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Arch Toxicol. 2018 Oct;92(10):3117-3129. doi: 10.1007/s00204-018-2280-2. Epub 2018 Aug 28.

3D human liver tissue from pluripotent stem cells displays stable phenotype in vitro and supports compromised liver function in vivo.

Author information

1
MRC Centre for Regenerative Medicine, University of Edinburgh, Edinburgh, EH16 4UU, UK.
2
Centre for Liver Research, Institute of Immunology and Immunotherapy and National Institute for Health Research Biomedical Research Centre at University Hospitals Birmingham NHS Foundation Trust and the University of Birmingham, Birmingham, UK.
3
Institute of Bioengineering, The University of Edinburgh, King's Buildings, Edinburgh, EH9 3DW, UK.
4
School of Chemistry, University of Edinburgh, Kings Buildings, EH9 3FJ, Edinburgh, UK.
5
Anne McLaren Laboratory, Wellcome Trust-MRC Stem Cell Institute, University of Cambridge, Cambridge, CB2 0SZ, UK.
6
Child Health Clinical Academic Group, MRC Centre for Transplantation, King's College London, London, UK.
7
Liver Unit, University Hospitals Birmingham NHS Foundation Trust, Birmingham, UK.
8
MRC Centre for Regenerative Medicine, University of Edinburgh, Edinburgh, EH16 4UU, UK. davehay@talktalk.net.

Abstract

Liver disease is an escalating global health issue. While liver transplantation is an effective mode of therapy, patient mortality has increased due to the shortage of donor organs. Developing renewable sources of human liver tissue is therefore attractive. Pluripotent stem cell-derived liver tissue represents a potential alternative to cadaver derived hepatocytes and whole organ transplant. At present, two-dimensional differentiation procedures deliver tissue lacking certain functions and long-term stability. Efforts to overcome these limiting factors have led to the building of three-dimensional (3D) cellular aggregates. Although enabling for the field, their widespread application is limited due to their reliance on variable biological components. Our studies focused on the development of 3D liver tissue under defined conditions. In vitro generated 3D tissues exhibited stable phenotype for over 1 year in culture, providing an attractive resource for long-term in vitro studies. Moreover, 3D derived tissue provided critical liver support in two animal models, including immunocompetent recipients. Therefore, we believe that our study provides stable human tissue to better model liver biology 'in the dish', and in the future may permit the support of compromised liver function in humans.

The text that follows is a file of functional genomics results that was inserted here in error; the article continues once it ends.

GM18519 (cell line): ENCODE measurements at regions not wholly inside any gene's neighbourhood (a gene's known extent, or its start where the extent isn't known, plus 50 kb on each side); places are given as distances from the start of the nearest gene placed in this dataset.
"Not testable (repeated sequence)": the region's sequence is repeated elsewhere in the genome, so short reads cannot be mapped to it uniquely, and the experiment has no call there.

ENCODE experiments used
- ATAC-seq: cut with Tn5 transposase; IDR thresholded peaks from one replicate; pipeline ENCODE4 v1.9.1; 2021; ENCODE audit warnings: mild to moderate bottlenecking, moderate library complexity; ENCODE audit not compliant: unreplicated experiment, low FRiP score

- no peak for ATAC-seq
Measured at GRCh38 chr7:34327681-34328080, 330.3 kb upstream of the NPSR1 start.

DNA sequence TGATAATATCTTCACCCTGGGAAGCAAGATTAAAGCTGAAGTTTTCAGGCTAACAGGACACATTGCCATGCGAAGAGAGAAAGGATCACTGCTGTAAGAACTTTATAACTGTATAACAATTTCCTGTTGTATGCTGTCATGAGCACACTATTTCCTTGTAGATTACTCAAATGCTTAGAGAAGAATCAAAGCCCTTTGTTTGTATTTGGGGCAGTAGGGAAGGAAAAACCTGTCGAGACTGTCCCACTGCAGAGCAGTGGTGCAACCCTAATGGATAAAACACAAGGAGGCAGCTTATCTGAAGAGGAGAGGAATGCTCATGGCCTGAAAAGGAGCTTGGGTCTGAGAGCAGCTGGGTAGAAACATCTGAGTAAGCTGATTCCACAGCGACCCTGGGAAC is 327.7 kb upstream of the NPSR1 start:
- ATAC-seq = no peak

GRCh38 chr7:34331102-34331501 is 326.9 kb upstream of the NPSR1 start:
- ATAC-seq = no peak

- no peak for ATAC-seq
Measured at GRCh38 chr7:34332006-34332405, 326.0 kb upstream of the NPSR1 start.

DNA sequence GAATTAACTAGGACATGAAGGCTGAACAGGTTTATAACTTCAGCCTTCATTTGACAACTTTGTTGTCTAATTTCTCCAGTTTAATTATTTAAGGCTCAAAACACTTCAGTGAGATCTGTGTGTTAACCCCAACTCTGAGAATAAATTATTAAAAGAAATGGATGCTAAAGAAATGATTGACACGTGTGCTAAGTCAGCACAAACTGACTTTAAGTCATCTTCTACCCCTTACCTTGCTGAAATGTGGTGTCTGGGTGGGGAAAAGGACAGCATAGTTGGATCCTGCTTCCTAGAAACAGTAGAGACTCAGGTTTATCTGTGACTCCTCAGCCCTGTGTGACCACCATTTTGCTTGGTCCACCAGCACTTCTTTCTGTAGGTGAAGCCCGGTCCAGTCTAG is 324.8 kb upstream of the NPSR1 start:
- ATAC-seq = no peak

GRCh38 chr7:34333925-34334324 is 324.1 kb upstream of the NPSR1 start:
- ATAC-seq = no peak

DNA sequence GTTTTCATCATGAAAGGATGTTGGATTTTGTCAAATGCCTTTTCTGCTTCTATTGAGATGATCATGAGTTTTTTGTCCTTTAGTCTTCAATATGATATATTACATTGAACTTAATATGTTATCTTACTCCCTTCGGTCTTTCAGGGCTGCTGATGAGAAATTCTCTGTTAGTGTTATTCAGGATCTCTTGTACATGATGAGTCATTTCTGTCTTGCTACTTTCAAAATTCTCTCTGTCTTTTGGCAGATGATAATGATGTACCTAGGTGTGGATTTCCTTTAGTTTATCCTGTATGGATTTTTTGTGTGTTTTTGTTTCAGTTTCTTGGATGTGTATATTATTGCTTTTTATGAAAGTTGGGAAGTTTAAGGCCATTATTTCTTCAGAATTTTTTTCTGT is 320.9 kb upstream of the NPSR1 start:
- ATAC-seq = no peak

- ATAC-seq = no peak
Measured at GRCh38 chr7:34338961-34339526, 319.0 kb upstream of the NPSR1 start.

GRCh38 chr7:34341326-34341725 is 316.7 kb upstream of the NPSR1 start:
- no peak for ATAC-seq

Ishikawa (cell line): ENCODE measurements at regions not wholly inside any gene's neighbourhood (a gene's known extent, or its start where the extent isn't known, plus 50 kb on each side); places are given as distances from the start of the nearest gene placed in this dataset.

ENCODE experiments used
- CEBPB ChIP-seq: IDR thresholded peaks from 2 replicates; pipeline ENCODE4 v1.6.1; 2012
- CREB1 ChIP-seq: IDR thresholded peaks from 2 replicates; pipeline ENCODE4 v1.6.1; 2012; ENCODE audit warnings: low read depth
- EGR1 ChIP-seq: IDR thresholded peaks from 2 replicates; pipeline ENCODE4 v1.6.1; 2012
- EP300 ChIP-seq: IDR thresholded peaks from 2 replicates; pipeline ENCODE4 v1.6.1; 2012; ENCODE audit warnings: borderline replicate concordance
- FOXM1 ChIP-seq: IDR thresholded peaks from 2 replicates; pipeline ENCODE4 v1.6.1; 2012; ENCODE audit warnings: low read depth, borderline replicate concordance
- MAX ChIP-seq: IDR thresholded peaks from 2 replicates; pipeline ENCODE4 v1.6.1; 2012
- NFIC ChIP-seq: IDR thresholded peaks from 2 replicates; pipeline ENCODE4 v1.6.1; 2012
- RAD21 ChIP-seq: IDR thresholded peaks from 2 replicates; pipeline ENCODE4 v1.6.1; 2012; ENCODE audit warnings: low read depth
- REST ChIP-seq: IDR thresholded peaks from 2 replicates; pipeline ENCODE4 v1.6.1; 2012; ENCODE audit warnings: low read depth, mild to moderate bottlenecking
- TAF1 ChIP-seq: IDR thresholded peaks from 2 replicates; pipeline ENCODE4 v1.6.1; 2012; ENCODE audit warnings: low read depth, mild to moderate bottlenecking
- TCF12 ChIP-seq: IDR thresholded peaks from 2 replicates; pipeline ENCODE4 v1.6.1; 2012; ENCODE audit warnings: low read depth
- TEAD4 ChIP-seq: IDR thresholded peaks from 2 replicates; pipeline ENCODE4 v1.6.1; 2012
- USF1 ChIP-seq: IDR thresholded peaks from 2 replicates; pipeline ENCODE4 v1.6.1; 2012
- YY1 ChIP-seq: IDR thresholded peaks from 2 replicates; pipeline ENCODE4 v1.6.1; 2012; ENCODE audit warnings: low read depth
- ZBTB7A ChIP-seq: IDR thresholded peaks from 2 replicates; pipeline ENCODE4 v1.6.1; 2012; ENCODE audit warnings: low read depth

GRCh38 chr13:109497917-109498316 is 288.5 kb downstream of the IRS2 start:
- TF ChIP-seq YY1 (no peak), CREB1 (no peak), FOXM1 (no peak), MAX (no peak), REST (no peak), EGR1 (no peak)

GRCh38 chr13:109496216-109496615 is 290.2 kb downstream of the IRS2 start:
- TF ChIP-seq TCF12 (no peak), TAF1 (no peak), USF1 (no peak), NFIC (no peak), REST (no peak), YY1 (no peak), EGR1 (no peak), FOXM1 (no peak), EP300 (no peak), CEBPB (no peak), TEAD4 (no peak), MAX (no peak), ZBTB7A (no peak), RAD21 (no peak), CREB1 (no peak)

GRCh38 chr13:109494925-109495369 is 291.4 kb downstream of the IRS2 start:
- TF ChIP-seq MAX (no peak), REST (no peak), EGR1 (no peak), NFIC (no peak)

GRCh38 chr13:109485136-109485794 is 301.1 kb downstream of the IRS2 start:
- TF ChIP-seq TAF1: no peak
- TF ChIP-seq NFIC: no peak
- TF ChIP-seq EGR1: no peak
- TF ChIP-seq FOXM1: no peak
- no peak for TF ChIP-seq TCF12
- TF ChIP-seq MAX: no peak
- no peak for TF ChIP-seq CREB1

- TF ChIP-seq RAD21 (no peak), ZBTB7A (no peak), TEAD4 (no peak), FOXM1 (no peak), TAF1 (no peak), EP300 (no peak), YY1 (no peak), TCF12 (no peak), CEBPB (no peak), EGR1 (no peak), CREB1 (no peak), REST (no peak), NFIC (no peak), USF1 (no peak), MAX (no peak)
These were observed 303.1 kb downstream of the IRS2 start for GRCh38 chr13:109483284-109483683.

KEYWORDS:

Implantable liver graft; Interdisciplinary research; Liver tissue; Pluripotent stem cell; Stable cell phenotype

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